Fierce Advocate: Meet 2021’s Arthur Ashe Jr. Female Sports Scholar

Mariah White knows how to make the most out of opportunities. The senior point guard at Cleveland State University, who recently transferred to Missouri State, was determined to play Division I basketball when CSU came calling. It proved to be the perfect fit for the Ohio native, who has excelled on the court, in the classroom and as the Student-Athlete Advisory Committee’s (SAAC) first diversity, equity and inclusion (DEI) chair. For her impact on her sport, teammates, friends and community, White is named the 2021 Arthur Ashe Jr. Female Sports Scholar.

Mariah White

“I had the opportunity to live out my dream of going to college and fulfill my education while playing basketball at a Division I level,” says White, who has been on CSU’s dean’s list and the Horizon League Honor Roll. “Being a student-athlete has given me opportunities I never thought I would have. It’s helped me grow into a leader on and off the court.”

Her leadership skills were tested early on in her college career when a new head coach joined the team her sophomore year. Chris Kielsmeier says White was a big part of the effort to unite  the team and secure buy-in for his vision for the program. In her senior season, she has continued to lead, keeping players focused during the pandemic and helping lead the team to a winning season.

“She’s a vocal leader within the team and within the CSU community,” says Kielsmeier. “She has a competitiveness and a passion for many areas of her life.”

A big part of White’s work with SAAC this academic year included a voter registration initiative among student-athletes, which she cites as an extremely fulfilling experience.

“Since this is a newly created position, we knew she would be the right fit to lay the foundation for our committee,” says Dr. Robert Kleidman, CSU’s SAAC faculty advisor. “She spurred the development of our DEI framework.”

It was important to White to set the standard for the DEI committee while making sure student-athletes felt seen and heard and aware of what resources are available to them.

White describes herself as a vocal leader who leads by example. She is a two-time Horizon League Defensive Player of the Year and a three-time All-League honoree, including First Team this season. She led CSU to victory in this year’s Women’s Basketball Invitational Championship game.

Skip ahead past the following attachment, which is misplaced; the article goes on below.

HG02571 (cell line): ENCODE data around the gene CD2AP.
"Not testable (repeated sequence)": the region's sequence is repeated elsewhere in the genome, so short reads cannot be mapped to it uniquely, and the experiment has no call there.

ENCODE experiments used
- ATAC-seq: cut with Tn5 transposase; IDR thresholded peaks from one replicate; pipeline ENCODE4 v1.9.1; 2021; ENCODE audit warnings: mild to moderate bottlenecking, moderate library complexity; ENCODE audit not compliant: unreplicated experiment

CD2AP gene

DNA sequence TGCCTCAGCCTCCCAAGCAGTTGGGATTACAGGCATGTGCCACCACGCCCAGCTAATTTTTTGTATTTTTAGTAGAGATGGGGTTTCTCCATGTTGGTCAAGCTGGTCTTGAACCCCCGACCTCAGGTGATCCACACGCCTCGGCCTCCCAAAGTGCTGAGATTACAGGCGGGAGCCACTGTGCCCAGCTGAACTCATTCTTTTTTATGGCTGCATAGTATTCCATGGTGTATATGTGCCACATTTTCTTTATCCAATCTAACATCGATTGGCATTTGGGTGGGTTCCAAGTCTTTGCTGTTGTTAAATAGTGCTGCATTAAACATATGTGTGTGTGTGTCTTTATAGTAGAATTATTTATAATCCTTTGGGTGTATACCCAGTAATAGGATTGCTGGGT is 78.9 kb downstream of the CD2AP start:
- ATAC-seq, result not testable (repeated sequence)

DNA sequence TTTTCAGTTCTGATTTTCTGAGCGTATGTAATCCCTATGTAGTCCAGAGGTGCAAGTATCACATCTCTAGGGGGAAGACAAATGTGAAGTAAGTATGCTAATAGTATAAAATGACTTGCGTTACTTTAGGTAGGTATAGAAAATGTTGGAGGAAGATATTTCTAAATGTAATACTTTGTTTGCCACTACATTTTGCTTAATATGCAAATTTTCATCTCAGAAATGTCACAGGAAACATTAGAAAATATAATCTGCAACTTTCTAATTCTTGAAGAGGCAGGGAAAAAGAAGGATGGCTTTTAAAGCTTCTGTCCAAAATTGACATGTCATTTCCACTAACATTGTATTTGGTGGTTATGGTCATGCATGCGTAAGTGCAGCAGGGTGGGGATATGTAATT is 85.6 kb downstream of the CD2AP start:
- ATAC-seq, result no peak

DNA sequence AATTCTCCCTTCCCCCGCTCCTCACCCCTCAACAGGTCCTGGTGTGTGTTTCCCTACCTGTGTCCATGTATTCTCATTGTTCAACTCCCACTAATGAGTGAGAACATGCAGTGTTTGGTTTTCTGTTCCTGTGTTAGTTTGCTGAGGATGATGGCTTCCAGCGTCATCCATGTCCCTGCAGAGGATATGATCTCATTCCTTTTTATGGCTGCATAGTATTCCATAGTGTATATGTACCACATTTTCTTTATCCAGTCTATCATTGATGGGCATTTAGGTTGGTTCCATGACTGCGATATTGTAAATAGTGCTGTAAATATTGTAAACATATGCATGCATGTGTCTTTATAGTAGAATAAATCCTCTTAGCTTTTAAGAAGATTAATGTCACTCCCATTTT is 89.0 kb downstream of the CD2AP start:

Her tremendous success on the court and in the classroom is a testament to her tenacity, putting in extra time beyond team practice and being diligent in her studies.

“Being purposeful in putting that extra time in” is key, says White. “You also need time to reset and reboot so you won’t be overwhelmed.”

Reflecting on her four years at CSU, White savors being part of the women’s basketball team’s best-ever winning streak. She says it was awesome to be able to lead the team to the semi-finals of the conference tournament the last two years.

“She is always positive, and she understands the importance of allowing herself to be vulnerable to make others feel comfortable,” says Kleidman.

Self-care was immensely important this year, not only as players navigated the realities of playing during a pandemic, but as a math education major, she has also been student teaching. White wants to teach in underprivileged areas and understands that many students see math as a barrier. She’s seen teachers not foster confidence in math, and she wants to change that narrative, saying she loves Dr. Christopher Emdin’s book For White Folks Who Teach in the Hood…and the Rest of Y’all Too: Reality Pedagogy and Urban Education.

White has one more semester to finish her degree. Since the NCAA has granted an additional year of eligibility, she’s considering playing next season. After that, she will go into teaching and ultimately into graduate school to become a school administrator.

“Dr. Emdin spoke to me when he wrote, you have to meet students where they are — not only academically, but culturally,” says White. “Students need to feel seen like their whole self in the classroom or there will always be a disconnect. I saw that firsthand. When you don’t feel seen, you feel undervalued. As a teacher, I want to make sure my students know their value.”


The Arthur Ashe Jr. Sports Scholar award is a part of Diverse’s quarter-century legacy of recognizing outstanding minority young men and women who have distinguished themselves in their academic and athletic pursuits. 

This article originally appeared in the April 29, 2021 edition of Diverse. Read it here.

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